The tomato industry is moving closer to having several new options for controlling Tuta absoluta infestations, integrated pest management consultant Rob Jacobson has revealed.
Speaking last month at the annual British Tomato Growers Association conference, Jacobson said trials led by the Horticultural Development Company and the Food & Environment Research Agency - as well as trials and practices being carried out on the pest in other European countries - were leading to the discovery of more effective chemical and biological control options for growers.
For example, the chemical spinosad - the active ingredient in Conserve - has had positive results in four trials, applied to the crop using irrigation. This method is less harmful to the glasshouses' beneficial insects than spraying, said Jacobson. But he added: "We are having difficulty agreeing a new dose rate with the (pesticide) authorities. Hopefully we can do this in time to do more trials this winter."
The industry would benefit from being more proactive to get the product's use rates increased, he pointed out, because the pest, first spotted in the UK a few years ago after it came over from southern Europe, is here to stay.
"The pest is well suited to northern Europe with its optimum (breeding) temperature being 19-23 degsC. Its development slows above 25 degsC, which is consistent with observations made in Italy." He told Grower after the conference: "We have had one very serious problem this year in a glasshouse so we need a campaign."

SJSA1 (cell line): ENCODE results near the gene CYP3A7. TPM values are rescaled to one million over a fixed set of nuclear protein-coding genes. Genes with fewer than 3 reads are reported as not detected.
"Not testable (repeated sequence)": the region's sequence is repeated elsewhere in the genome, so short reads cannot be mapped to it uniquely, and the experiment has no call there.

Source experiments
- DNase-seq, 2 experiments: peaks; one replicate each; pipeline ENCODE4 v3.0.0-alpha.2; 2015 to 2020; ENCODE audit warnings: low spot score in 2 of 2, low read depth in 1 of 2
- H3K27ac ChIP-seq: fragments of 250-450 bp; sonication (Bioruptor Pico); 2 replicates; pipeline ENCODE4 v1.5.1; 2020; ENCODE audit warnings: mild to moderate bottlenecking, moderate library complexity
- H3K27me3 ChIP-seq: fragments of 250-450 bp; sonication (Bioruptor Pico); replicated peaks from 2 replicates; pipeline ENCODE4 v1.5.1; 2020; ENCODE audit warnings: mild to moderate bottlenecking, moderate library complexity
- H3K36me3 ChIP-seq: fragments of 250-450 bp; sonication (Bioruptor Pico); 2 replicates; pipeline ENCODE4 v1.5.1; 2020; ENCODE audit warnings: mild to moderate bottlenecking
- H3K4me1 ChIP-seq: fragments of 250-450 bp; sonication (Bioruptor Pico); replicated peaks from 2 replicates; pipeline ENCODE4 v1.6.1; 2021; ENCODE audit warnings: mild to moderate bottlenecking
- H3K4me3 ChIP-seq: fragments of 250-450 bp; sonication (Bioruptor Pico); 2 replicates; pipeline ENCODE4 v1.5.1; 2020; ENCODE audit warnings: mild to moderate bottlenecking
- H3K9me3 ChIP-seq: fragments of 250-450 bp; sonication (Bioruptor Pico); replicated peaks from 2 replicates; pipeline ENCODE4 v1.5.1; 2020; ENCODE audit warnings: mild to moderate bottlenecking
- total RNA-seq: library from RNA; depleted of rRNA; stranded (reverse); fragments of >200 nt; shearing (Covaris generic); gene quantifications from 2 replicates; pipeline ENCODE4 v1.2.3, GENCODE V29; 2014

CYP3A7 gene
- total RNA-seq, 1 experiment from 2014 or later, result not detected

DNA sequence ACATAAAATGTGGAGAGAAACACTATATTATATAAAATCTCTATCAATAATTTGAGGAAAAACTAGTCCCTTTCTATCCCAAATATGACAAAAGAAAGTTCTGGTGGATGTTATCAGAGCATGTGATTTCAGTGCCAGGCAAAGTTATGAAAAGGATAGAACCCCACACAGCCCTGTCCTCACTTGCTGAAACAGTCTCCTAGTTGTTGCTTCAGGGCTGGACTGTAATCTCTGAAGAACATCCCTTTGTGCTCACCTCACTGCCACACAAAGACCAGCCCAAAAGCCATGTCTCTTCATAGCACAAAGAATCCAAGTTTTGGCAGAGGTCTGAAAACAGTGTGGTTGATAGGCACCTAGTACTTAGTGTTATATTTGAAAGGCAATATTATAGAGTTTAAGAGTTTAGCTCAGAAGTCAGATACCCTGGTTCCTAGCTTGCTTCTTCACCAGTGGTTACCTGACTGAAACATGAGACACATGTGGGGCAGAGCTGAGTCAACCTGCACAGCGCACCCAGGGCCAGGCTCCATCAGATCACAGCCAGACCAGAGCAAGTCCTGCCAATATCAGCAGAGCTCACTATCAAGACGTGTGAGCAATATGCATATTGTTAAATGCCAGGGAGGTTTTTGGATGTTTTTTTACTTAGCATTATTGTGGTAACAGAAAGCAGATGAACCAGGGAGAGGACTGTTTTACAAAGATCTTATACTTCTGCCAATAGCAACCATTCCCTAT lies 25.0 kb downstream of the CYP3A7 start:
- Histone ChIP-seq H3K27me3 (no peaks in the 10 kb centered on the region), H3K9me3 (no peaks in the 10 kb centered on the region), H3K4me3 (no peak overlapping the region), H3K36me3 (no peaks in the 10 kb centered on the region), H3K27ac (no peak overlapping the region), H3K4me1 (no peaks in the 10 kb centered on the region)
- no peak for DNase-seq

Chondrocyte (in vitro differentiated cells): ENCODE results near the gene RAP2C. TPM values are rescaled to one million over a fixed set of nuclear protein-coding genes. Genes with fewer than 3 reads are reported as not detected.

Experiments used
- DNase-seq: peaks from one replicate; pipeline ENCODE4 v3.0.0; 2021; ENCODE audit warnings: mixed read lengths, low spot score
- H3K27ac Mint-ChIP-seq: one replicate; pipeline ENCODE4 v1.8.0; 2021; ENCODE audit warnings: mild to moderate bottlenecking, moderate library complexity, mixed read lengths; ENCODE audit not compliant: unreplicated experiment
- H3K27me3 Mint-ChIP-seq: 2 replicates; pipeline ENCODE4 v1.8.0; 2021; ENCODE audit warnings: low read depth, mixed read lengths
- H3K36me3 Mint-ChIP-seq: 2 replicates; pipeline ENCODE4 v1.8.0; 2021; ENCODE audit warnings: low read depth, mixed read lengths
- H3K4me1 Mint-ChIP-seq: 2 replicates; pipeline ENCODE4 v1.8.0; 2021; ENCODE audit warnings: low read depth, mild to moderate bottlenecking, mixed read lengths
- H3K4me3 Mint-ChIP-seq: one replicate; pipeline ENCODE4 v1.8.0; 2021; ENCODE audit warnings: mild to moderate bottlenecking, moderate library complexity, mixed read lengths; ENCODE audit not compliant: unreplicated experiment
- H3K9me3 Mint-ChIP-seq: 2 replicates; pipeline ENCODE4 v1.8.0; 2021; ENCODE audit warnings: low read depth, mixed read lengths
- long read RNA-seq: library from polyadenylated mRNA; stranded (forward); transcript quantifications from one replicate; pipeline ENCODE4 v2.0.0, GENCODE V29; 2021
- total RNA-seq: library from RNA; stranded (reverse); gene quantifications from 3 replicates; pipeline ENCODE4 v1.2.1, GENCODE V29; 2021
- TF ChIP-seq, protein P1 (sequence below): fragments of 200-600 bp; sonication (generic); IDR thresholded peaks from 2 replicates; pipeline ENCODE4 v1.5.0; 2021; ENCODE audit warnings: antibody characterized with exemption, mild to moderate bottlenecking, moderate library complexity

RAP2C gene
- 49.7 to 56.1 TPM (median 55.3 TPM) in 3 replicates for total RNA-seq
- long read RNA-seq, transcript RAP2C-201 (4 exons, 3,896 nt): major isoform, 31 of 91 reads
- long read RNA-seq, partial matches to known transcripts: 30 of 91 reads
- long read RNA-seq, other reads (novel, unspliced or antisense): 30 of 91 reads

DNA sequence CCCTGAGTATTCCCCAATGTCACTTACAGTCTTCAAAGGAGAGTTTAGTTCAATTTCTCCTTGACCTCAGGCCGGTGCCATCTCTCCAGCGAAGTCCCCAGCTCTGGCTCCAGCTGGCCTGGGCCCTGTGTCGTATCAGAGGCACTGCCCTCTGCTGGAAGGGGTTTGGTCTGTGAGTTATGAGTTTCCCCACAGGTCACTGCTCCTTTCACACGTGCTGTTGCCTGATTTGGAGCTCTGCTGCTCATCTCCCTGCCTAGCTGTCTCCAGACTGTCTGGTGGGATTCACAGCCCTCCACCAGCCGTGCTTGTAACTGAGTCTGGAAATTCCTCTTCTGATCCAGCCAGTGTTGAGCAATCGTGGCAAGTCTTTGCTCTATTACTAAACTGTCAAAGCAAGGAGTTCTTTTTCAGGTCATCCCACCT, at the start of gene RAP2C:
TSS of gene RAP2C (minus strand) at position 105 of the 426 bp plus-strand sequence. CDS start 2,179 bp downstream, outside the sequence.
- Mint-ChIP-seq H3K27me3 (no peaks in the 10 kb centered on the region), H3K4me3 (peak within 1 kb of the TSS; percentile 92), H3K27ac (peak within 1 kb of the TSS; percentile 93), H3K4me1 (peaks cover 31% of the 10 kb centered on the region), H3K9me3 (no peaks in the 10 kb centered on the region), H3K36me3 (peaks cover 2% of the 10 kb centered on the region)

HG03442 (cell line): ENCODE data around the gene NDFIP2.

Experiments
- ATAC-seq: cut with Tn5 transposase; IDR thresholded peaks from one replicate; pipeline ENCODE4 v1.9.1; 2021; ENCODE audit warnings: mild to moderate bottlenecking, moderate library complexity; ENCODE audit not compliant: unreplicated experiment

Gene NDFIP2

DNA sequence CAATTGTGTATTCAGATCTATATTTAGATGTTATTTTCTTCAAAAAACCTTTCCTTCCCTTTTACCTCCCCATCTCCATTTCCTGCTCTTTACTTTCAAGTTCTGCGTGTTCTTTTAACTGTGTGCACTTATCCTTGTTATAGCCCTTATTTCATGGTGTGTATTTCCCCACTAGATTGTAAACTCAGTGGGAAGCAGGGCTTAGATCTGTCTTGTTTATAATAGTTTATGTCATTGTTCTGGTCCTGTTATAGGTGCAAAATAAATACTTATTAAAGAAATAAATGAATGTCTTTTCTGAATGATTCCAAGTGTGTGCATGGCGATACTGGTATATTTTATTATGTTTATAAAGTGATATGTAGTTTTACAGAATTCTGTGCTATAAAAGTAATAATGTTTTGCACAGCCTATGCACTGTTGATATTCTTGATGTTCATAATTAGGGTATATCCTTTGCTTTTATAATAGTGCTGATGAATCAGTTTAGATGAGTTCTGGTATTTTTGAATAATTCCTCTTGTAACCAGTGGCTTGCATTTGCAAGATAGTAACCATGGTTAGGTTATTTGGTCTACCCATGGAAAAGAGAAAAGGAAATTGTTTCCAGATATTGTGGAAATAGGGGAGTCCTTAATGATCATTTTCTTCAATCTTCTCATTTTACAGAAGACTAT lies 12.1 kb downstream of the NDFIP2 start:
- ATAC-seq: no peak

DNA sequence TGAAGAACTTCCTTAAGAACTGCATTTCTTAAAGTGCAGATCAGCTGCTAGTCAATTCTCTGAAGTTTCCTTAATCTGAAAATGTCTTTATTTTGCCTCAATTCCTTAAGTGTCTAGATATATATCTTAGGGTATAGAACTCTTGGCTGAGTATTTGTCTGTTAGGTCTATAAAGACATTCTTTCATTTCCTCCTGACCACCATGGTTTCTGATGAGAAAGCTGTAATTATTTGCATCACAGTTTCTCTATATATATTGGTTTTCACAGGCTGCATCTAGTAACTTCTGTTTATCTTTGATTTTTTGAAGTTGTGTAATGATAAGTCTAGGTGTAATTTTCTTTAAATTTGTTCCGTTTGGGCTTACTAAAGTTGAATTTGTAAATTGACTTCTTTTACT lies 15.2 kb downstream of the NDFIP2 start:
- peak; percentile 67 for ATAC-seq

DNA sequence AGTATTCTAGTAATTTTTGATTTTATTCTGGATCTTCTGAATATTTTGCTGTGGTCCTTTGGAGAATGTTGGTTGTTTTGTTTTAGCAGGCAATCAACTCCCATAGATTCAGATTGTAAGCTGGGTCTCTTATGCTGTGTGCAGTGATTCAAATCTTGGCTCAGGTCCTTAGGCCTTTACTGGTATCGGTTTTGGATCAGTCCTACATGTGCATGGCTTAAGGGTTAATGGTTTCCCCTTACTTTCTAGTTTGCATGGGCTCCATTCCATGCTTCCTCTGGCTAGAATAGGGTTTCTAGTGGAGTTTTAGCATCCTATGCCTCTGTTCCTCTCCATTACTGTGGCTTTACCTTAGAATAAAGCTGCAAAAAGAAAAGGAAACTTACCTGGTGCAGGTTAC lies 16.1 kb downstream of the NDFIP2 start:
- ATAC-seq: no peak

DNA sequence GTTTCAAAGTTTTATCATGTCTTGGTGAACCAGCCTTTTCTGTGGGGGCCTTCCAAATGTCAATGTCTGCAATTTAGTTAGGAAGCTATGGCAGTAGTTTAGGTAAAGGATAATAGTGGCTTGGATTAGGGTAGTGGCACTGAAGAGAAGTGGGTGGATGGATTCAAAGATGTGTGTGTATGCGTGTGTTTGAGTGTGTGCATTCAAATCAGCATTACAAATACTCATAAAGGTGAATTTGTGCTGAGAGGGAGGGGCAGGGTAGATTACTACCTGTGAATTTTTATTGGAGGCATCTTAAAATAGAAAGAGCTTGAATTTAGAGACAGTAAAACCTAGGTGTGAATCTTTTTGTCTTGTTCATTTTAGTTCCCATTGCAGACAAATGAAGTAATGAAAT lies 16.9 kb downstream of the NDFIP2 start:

In southern Europe, Dupont's product Rynaxypyr (chlorantraniliprole) is showing promise and Jacobson said it is possible that UK growers might be able to get some sort of extension of authorisation.
Mating disruption techniques that saturate the air in glasshouses with a sex pheromone that confuses males are also in development. Jacobson said while they have proved to be prohibitively expensive so far, Japanese firm Shin-Etsu has submitted a registration dossier to get such a product approved. "This method will therefore become more cost-effective over time," he forecast. "It's something for the near future."
Meanwhile, trials are underway in Italy to establish the full potential of a larval parasitoid Necremnus artynes that is indigenous to the UK. Jacobson described it as an exciting additional biocontrol for the future.
Growers who establish their primary biological control methods at the start of the growing season will reap the benefits in the summer, stressed Jacobson. He advised them to introduce predatory bugs as early as possible, based on the way that Tuta populations fluctuate throughout the year. They should then top up with a second line of defence - for example, using chemicals and nematodes.
An end-of-season clean-up is the most important part of the whole programme, he warned, because green waste harbours pests that can spread around the glasshouse if it is not disposed of carefully.
The main biocontrol available to UK growers is the predatory bug Macrolophus, released into the glasshouse at the start of planting. "In cases where it wasn't used, the spread of Tuta was awful," said Jacobson.
"All tomato growers should be monitoring for the pest by now and if they find it on their traps and they know it's in their crop, they should be starting to take measures to suppress it."
- The Tuta absoluta moth is just 6mm long.
- It can lay up to 260 eggs on the surface of plants.
- The young caterpillar can be up to 9mm long and stays on the plant surface for a brief 80 minutes. If it travels into the stem, it can kill the whole plant.